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Venice rewards a love story between a mute woman and a river monster

Guillermo del Toro’s The Shape of Water won the Golden Lion, the top prize at the Venice Film Festival. As we have reviewed here, it is a love story between a river monster and a mute woman who works as a cleaning lady at a U.S. military facility in Baltimore.


A team has captured a monster from the Amazon River who they want to use in the space race against the Soviet Union in some unexplained way. The Soviets have just sent dog Laika to space, so the Americans —we are led to believe— are going to send the monster. Until they decide they will not and want to get rid of the creature before the Russians get him.

You know how the movie will end from minute 10 into it. It’s your time and money if you want to see it. As for the jury, they will probably have to respond to history but not to critics, who have incredibly acclaimed a film that runs on clichés and commonplaces and, yes, stupendous photography and all the fancy production that money can buy. Yet another proof that the world has lost its way.

The jury partly made up for that massive lapse in good judgment by awarding the Grand Jury Prize to Samuel Maoz’z Foxtrot, a masterpiece of a movie that ended up being the runner up. There is still some hope in humanity and that in the end, reason will prevail.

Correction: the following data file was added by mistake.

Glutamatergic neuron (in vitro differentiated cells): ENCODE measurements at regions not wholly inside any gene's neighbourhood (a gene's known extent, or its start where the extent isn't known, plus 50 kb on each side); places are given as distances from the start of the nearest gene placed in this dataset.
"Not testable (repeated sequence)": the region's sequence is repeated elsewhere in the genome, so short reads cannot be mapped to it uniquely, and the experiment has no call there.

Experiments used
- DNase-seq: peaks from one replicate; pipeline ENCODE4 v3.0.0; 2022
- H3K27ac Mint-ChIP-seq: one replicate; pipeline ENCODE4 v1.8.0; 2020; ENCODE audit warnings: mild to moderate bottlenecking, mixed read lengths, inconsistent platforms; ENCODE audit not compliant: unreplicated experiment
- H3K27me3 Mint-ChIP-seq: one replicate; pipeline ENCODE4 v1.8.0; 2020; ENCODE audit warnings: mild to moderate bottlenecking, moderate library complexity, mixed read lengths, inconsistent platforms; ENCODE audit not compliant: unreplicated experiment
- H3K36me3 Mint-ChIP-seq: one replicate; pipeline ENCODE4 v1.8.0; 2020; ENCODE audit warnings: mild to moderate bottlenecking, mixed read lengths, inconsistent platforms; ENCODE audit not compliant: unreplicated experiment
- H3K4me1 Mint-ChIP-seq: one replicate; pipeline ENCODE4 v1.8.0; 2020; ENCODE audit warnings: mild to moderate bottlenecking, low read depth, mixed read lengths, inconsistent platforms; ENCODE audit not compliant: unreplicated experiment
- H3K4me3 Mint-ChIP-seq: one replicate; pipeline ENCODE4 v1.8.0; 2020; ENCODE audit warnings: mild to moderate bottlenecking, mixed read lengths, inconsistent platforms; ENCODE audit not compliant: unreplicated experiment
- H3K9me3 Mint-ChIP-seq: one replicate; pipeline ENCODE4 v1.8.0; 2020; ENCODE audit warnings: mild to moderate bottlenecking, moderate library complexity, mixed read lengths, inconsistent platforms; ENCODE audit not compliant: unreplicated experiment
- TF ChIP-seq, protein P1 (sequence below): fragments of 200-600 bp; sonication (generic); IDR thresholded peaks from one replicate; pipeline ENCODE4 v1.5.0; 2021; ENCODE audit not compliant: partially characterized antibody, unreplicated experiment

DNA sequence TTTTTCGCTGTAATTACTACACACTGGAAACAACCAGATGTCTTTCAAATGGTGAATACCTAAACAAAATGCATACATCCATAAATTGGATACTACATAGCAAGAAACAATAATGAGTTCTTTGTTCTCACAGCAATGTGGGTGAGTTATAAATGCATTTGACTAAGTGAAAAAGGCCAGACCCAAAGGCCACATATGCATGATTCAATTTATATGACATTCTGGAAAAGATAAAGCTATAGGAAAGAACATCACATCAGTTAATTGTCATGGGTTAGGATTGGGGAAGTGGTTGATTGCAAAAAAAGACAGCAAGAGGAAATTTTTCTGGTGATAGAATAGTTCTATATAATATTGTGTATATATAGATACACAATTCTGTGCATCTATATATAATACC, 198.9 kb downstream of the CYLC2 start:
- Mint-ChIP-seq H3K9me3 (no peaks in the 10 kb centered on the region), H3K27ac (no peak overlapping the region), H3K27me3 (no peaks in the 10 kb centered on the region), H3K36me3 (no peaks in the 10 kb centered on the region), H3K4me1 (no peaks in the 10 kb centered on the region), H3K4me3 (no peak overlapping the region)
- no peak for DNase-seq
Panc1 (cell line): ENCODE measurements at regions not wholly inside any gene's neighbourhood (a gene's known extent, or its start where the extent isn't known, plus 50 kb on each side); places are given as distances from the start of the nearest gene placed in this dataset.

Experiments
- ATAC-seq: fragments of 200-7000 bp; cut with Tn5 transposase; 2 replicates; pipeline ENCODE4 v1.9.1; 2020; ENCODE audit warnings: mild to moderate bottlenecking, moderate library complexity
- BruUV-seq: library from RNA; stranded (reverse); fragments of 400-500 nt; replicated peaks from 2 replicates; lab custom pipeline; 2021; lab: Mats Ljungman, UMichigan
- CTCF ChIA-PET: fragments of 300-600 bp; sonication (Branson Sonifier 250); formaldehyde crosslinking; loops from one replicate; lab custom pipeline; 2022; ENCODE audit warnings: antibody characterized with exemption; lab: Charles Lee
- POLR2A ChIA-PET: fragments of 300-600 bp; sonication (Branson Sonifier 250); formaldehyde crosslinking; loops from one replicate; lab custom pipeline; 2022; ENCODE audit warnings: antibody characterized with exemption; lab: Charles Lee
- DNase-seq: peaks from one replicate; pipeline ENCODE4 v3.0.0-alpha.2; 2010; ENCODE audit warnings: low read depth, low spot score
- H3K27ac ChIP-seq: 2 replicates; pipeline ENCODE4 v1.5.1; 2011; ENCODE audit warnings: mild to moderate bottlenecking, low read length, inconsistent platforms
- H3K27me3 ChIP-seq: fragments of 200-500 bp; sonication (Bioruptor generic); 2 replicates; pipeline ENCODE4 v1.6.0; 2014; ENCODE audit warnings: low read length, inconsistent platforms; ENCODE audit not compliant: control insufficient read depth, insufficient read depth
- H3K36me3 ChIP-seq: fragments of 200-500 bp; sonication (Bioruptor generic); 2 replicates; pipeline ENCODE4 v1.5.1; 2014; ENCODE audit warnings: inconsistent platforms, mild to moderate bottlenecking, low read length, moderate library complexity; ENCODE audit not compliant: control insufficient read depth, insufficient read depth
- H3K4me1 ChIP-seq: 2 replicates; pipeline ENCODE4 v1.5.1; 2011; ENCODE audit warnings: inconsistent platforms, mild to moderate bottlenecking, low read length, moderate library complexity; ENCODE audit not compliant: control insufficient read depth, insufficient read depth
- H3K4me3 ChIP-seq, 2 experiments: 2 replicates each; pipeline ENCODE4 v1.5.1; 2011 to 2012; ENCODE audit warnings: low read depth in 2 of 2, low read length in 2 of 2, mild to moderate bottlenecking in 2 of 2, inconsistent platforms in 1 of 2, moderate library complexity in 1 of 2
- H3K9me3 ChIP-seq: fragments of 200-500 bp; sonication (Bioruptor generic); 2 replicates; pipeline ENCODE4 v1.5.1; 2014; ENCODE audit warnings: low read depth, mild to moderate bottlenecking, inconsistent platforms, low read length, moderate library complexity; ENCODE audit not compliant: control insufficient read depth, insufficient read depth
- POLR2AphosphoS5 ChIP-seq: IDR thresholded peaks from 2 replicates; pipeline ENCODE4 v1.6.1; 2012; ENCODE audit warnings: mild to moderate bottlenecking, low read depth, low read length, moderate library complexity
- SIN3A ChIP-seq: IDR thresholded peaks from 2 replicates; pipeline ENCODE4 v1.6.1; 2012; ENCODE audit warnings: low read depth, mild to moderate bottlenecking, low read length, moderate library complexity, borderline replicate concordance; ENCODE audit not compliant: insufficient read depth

Indeed, insiders are commenting that jurors were struggling to pick the winner out of a pool of very close contestants in terms of quality. Festival organizers were happy that the movie that took the top award will probably be a ticket box success on the other side of the Atlantic. That, they believe, will boost the festival’s reputation in Hollywood. In our opinion, Downsizing and Suburbicon were firm contenders that somehow did not make it. Everybody who has taken a first date to a movie praised by critics knows it can be a hit or miss affair. But perhaps things are changing, now that critics are falling for love stories with aquatic monsters.